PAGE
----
- Beauty and the Beast dir. by Phelan McDermott
London’s Young Vic Theatre was the place to be last winter for anyone suffering from seasonal panto-induced ennui. Its production of Beauty and the Beast, a co-production between ONEOFUS and Improbable, was a welcome antidote to the usual, loosely fairy-tale-themed offerings on the theatrical calendar in Britain during the holiday period: a cure for those left disenchanted by the plethora of pantomimes, which remain a much-loved part of the festive calendar. Many things can be said for pantomimes: popular, family-friendly musical stage comedies, they are fun, raucous, loud, and almost guaranteed to [End Page 167] leave the audience feeling buoyant. The problem with pantomimes, or rather, the problem for anyone who takes a more serious interest in the afterlives of fairy tales, is that these shows make no attempt to engage with the fairy tales from which they glean their titles and main characters. As contemporary adaptations of classic tales, pantomimes offer little in the way of engaged response.
This unusual adaptation of Beauty and the Beast demonstrates that live performance can be used to startling effect to explore the latent content of a well-known story and that this material can then provide the means for exploding a few present-day myths. Beauty and the Beast stages a fairy tale stripped to its very core, to its “nascent patina,” to borrow a phrase from “The Tiger’s Bride,” Angela Carter’s spellbinding revision of the original French narrative. Billed as an “adult fairy tale” and directed by Phelan McDermott, Improbable’s production of Beauty and the Beast tells “the true love story of a natural born freak and an American beauty queen.” The “freak” is British disabled actor and musician Mat Fraser, and the beauty queen is his real-life wife, acclaimed burlesque performer (and former Miss Coney Island) Julie Atlas Muz. Renowned for magnetic routines of seductive choreography, Muz has managed that most difficult of tightrope acts and is now recognized and her work acclaimed in the mainstream as well as the underground art worlds. It was she who suggested to Fraser that they develop a collaborative performance based on “Beauty and the Beast” (presumably, given the production’s intended adult audience, Muz was thinking of Villeneuve’s tale rather than Beaumont’s more child-friendly version). The idea, she says, came from her own reading; at the time, she happened to be engrossed in The Uses of Enchantment, by Bruno Bettelheim.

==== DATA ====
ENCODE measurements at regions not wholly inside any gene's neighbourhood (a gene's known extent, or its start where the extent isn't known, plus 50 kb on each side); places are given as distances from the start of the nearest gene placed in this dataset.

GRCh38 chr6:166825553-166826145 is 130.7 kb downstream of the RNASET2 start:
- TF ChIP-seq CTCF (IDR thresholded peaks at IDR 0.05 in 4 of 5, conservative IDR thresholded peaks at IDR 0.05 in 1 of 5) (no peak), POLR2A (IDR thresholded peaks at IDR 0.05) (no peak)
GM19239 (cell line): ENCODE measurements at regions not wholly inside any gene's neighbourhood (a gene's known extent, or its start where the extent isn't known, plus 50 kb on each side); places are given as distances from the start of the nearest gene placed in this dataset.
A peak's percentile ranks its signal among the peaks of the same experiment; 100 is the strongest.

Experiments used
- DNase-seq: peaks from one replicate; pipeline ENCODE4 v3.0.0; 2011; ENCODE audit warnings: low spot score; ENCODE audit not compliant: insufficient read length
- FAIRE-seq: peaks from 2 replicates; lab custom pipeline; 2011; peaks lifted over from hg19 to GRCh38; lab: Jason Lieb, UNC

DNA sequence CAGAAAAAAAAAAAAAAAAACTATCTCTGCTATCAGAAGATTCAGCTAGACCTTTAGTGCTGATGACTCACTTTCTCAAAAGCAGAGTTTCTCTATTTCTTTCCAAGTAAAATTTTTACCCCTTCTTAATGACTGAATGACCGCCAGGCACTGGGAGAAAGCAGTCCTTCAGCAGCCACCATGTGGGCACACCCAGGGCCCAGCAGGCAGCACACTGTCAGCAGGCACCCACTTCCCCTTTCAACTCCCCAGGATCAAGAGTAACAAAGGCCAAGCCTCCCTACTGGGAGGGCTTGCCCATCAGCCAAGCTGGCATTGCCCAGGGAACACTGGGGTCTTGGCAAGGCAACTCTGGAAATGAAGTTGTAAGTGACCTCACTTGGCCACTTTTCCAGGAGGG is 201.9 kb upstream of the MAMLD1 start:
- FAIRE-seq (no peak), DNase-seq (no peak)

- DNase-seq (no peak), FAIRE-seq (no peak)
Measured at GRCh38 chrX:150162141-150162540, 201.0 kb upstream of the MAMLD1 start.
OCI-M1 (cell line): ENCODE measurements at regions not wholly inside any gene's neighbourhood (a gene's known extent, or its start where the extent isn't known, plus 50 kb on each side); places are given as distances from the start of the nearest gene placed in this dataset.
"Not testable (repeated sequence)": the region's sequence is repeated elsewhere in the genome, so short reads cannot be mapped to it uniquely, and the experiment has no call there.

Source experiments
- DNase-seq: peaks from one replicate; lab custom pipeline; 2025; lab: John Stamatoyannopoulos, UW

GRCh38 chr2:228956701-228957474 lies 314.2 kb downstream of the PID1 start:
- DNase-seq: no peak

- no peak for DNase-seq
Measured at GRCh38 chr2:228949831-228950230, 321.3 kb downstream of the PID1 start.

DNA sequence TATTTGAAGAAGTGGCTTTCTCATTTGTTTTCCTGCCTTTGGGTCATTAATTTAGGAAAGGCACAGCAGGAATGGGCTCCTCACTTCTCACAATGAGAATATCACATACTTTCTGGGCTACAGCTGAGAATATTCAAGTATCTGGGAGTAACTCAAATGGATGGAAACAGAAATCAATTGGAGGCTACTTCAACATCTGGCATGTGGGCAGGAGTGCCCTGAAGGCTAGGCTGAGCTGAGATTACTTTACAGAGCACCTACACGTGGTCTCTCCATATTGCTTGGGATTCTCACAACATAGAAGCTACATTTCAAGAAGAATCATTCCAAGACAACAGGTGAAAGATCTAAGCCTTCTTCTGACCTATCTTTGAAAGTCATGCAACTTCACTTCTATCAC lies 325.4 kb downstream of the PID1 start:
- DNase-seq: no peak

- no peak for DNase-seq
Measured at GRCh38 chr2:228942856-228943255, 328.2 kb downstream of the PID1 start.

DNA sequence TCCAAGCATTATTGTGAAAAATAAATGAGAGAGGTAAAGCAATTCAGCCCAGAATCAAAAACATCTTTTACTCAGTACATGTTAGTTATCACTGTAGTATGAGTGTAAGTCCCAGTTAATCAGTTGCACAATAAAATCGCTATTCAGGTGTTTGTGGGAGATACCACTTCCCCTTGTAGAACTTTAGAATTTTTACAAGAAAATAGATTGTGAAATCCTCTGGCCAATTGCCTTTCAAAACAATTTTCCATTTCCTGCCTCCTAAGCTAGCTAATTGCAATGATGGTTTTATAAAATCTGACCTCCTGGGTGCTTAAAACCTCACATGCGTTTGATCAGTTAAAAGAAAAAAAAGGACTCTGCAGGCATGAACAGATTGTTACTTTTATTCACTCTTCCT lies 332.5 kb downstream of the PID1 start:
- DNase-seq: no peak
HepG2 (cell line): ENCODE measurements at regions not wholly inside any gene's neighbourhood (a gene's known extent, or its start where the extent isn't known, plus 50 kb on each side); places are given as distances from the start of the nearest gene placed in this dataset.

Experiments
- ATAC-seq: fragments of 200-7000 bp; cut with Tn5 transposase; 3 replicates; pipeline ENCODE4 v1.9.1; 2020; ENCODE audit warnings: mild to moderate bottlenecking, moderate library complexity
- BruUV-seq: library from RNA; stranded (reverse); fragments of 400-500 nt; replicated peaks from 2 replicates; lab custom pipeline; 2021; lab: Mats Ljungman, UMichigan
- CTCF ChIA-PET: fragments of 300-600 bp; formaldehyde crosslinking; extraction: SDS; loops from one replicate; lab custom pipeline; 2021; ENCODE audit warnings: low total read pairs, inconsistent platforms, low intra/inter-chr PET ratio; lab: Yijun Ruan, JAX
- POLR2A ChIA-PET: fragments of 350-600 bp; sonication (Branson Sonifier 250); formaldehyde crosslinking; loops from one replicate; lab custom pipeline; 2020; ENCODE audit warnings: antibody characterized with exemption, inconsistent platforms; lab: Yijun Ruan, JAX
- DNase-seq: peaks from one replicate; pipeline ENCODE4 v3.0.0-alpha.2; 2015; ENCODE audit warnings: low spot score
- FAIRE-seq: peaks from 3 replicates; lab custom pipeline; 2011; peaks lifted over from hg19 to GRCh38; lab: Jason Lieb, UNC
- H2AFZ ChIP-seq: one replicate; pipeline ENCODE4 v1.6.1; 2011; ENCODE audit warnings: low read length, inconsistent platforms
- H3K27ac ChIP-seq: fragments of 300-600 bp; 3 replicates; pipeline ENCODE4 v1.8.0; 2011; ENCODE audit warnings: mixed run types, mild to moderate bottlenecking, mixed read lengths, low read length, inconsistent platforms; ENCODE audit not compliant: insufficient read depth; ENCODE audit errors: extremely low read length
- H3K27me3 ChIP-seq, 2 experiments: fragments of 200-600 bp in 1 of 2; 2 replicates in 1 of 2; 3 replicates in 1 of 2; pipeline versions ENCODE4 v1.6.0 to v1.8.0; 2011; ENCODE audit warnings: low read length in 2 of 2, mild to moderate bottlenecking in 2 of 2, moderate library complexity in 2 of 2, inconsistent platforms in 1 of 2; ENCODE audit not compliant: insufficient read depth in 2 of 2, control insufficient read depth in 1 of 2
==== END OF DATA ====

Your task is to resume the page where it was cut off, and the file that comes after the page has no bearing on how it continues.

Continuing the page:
The performance owes its shape and content largely to the adaptive ingenuity of Muz and Fraser, though the influence of McDermott is clear. The director was vital in developing a uniform and uniformly fearless show: a production that was consistent and coherent in its aims and attempts. Notably, it was McDermott who insisted that the leading couple integrate fiction and reality and interweave the recognizable story of “Beauty and the Beast” with their own personal narratives. Set-pieces of cabaret and dance bring verve and rhythm to the show, and delightful puppetry from Jess Mabel Jones and Jonny Dixon lighten the mood and keep things quirky.
Both leading actors are enthralling in their respective roles: Muz as a burlesque Beauty with plenty of zest, and Fraser as a complex and often unexpectedly entertaining Beast. But it is Fraser’s performance that really defines the performance, gives it power and passion and meaning. Born with congenital phocomelia, a condition that gives him stunted, flipper-like arms and no thumbs, Fraser redefines his disability as a paradigm for beastliness. In this way he forces the audience into direct confrontation with “otherness,” [End Page 168] with an otherness for which, in this production, unlike in the fairy tale, there is no metamorphic magic cure. Improbable’s Beauty and the Beast departs from the canonical ending to conclude not with the Beast being restored to perfect, human form by Beauty’s transformative love, but with Beauty (in her own...